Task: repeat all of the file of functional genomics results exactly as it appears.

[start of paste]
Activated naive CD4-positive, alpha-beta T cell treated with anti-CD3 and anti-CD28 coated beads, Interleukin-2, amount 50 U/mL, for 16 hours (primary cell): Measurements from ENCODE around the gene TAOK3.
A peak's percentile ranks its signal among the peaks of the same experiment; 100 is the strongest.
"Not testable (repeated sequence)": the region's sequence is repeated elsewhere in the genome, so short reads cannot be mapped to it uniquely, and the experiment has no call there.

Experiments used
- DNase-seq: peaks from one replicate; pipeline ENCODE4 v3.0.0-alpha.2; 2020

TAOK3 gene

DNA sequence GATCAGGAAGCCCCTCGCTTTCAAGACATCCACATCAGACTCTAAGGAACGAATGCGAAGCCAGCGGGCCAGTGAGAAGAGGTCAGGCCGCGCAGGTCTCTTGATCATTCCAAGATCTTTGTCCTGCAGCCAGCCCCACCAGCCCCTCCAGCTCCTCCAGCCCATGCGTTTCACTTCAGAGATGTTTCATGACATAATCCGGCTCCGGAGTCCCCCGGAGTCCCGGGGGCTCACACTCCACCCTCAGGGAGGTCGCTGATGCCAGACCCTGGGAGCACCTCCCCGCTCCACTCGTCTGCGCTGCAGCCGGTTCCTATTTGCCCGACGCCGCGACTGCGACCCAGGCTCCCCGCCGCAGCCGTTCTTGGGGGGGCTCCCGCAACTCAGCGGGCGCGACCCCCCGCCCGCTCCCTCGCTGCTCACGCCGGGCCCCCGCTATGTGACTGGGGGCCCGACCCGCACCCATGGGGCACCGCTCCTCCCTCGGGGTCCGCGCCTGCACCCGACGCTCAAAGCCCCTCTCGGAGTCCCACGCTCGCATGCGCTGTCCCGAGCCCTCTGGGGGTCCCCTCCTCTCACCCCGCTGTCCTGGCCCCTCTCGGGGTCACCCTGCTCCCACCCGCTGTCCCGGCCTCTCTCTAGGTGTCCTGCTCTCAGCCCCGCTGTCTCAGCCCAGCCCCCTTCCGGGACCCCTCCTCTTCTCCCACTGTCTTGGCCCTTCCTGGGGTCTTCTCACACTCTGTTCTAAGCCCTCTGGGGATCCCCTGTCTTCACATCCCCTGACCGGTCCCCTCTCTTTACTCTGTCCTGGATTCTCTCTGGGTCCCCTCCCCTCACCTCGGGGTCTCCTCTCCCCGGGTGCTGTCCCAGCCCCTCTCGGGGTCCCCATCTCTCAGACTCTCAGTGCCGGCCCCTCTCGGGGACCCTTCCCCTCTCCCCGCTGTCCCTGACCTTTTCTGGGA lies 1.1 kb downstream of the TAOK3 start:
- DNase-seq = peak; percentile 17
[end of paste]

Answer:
Activated naive CD4-positive, alpha-beta T cell treated with anti-CD3 and anti-CD28 coated beads, Interleukin-2, amount 50 U/mL, for 16 hours (primary cell): Measurements from ENCODE around the gene TAOK3.
A peak's percentile ranks its signal among the peaks of the same experiment; 100 is the strongest.
"Not testable (repeated sequence)": the region's sequence is repeated elsewhere in the genome, so short reads cannot be mapped to it uniquely, and the experiment has no call there.

Experiments used
- DNase-seq: peaks from one replicate; pipeline ENCODE4 v3.0.0-alpha.2; 2020

TAOK3 gene

DNA sequence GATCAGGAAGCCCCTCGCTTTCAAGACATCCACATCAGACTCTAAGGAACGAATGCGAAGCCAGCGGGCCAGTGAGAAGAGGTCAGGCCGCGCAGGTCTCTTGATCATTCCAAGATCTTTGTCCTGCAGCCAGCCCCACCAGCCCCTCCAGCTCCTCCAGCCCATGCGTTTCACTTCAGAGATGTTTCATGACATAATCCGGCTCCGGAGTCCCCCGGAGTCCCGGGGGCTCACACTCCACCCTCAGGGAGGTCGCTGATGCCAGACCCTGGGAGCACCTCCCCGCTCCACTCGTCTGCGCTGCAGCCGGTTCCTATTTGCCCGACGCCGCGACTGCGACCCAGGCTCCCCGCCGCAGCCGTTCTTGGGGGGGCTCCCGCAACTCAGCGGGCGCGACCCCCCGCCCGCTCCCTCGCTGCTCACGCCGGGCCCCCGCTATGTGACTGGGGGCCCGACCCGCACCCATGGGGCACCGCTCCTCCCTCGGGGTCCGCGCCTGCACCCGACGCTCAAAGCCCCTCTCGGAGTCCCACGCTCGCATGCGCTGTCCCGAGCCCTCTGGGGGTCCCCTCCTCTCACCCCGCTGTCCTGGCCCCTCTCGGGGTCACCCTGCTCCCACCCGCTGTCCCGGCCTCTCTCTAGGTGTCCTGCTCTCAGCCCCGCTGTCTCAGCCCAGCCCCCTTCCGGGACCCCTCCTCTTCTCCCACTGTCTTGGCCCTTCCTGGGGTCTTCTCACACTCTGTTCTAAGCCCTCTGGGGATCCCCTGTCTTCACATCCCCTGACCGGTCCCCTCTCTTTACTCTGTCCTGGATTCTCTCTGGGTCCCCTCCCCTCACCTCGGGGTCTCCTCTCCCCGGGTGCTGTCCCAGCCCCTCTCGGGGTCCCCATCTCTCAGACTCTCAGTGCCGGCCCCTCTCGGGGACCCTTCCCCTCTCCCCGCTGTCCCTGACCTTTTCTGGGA lies 1.1 kb downstream of the TAOK3 start:
- DNase-seq = peak; percentile 17